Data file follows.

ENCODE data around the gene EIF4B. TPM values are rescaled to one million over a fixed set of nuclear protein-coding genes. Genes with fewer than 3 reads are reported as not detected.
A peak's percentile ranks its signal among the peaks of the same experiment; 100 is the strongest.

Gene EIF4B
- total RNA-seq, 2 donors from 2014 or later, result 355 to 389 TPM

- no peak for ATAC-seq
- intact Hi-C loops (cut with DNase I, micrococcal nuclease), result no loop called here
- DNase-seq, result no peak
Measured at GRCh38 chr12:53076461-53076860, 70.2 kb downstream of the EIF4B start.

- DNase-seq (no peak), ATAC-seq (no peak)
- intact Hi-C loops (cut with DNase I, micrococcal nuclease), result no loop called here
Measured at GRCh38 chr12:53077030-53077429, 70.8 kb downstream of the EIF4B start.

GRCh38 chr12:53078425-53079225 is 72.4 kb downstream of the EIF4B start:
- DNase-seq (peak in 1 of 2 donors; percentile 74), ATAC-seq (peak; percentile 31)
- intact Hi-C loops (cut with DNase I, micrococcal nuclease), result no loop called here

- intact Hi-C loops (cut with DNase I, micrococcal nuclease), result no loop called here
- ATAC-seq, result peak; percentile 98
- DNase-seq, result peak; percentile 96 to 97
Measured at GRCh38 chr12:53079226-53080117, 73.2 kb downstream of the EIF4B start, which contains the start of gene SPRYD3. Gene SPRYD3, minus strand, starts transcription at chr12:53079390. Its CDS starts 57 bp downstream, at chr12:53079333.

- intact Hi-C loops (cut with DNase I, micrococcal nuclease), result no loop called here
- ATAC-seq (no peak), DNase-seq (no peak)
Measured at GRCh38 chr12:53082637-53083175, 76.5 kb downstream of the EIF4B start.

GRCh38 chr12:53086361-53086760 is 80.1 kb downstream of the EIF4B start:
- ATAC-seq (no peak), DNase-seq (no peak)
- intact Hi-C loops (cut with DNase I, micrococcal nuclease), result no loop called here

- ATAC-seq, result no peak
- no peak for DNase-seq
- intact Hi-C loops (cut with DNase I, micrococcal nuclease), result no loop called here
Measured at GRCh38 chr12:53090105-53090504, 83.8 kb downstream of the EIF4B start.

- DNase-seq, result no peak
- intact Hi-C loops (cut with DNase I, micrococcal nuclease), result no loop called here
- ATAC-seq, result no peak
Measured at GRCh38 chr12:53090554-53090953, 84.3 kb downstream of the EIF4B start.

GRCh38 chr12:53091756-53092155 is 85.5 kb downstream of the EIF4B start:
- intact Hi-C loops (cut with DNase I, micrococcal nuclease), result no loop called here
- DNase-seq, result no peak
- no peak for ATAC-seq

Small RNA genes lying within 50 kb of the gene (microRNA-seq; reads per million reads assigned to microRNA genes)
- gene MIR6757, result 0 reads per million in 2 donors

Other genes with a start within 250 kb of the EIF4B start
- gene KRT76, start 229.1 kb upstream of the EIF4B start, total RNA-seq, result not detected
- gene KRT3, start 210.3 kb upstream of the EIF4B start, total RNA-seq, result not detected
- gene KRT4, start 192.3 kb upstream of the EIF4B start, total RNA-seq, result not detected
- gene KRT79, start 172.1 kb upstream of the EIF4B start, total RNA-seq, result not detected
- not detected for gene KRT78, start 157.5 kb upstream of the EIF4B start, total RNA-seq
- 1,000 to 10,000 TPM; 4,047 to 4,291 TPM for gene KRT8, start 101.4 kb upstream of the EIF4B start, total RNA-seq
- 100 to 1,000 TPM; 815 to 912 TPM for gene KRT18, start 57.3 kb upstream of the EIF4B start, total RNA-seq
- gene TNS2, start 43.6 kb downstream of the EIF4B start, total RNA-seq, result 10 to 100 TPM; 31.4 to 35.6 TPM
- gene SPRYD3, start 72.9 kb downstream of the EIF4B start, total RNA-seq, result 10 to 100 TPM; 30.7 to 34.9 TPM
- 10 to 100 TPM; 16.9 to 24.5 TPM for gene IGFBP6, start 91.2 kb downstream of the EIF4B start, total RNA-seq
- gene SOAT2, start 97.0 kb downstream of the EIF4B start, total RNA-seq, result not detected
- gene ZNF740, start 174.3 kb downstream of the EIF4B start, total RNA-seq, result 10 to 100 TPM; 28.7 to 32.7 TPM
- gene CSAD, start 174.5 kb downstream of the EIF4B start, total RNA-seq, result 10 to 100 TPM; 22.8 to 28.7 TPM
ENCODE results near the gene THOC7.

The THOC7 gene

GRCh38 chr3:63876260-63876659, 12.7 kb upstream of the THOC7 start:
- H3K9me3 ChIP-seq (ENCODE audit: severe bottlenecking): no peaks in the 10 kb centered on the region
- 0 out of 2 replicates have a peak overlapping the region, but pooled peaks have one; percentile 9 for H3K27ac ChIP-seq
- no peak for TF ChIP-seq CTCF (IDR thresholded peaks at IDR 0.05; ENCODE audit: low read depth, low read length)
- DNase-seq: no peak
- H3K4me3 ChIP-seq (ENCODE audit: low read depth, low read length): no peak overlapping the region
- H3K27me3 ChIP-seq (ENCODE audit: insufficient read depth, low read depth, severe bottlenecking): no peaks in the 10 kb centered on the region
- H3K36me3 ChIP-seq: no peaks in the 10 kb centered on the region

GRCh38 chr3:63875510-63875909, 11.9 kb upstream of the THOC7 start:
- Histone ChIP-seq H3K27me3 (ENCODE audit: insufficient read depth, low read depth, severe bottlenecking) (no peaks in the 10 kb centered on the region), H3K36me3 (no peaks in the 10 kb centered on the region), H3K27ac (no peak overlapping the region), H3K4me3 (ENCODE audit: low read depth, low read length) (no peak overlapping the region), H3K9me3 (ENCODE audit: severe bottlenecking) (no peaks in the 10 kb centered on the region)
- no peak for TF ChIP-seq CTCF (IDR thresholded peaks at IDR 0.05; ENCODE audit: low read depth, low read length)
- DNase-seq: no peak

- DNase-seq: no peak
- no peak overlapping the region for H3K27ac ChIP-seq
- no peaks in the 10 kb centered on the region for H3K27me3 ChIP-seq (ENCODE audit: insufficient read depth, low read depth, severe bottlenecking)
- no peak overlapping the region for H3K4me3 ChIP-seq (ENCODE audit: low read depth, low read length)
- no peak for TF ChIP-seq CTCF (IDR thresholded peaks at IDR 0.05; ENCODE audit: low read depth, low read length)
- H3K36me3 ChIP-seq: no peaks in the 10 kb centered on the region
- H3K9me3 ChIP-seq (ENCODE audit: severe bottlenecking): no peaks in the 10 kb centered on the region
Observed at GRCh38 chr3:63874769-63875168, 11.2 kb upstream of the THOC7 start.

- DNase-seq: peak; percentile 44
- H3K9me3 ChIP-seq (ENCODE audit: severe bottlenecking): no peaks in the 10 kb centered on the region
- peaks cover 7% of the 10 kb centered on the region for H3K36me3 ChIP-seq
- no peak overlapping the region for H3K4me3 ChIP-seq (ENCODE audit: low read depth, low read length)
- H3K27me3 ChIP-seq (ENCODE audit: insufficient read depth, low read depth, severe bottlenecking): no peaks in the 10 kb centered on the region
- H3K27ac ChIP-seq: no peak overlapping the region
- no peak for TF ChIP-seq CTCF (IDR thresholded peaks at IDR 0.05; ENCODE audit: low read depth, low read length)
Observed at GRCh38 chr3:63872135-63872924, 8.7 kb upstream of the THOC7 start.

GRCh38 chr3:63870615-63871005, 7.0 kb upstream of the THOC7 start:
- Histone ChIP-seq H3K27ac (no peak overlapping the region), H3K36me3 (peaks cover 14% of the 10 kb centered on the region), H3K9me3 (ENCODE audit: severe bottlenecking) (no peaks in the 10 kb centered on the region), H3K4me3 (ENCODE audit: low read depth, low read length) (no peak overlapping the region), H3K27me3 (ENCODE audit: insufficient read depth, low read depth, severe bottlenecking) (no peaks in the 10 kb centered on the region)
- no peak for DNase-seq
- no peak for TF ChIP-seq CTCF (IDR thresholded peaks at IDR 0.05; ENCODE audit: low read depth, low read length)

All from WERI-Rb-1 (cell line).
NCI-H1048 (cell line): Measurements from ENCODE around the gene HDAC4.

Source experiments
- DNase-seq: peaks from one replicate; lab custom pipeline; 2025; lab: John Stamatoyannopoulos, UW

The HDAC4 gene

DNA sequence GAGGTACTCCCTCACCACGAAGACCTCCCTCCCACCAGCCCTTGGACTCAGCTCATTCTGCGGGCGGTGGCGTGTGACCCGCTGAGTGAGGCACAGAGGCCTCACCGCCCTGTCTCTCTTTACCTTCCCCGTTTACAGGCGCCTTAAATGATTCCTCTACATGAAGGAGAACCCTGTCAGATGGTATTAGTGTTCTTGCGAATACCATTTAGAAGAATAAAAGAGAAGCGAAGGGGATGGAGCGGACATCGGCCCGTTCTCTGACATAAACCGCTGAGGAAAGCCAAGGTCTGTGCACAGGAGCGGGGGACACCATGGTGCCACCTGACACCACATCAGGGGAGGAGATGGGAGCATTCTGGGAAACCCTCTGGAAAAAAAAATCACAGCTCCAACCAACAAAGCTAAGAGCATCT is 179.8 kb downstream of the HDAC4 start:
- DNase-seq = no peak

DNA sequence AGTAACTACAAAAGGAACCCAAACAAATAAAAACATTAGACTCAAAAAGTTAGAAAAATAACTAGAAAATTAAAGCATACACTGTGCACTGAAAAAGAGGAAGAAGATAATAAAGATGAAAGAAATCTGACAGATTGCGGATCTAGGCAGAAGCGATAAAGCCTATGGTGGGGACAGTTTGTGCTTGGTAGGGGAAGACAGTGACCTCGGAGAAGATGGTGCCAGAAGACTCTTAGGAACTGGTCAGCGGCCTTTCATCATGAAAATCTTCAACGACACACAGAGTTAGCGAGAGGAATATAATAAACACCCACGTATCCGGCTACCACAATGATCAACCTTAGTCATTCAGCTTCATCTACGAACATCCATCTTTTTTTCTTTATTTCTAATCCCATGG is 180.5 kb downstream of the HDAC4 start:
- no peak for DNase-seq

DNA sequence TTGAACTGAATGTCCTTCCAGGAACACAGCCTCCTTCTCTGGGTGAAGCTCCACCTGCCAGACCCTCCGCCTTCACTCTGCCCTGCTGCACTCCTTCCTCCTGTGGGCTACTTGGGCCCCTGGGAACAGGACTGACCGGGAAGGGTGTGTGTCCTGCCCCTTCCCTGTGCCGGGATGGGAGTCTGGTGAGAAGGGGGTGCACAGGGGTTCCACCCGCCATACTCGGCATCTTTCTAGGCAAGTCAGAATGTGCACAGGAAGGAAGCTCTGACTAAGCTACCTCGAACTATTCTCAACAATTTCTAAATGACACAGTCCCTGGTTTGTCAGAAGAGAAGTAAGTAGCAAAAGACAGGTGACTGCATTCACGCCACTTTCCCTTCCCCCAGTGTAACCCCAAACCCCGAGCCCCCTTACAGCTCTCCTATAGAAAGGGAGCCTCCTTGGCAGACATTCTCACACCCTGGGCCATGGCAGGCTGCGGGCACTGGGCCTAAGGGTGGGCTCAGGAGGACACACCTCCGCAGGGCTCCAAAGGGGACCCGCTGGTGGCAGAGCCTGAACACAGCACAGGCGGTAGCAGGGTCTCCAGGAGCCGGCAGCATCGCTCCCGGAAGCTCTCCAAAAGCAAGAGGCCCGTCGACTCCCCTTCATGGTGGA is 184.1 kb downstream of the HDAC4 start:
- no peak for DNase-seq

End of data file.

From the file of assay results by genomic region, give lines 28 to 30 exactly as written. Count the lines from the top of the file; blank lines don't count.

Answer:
Measured at GRCh38 chr12:53090105-53090504, 83.8 kb downstream of the EIF4B start.

- DNase-seq, result no peak
- intact Hi-C loops (cut with DNase I, micrococcal nuclease), result no loop called here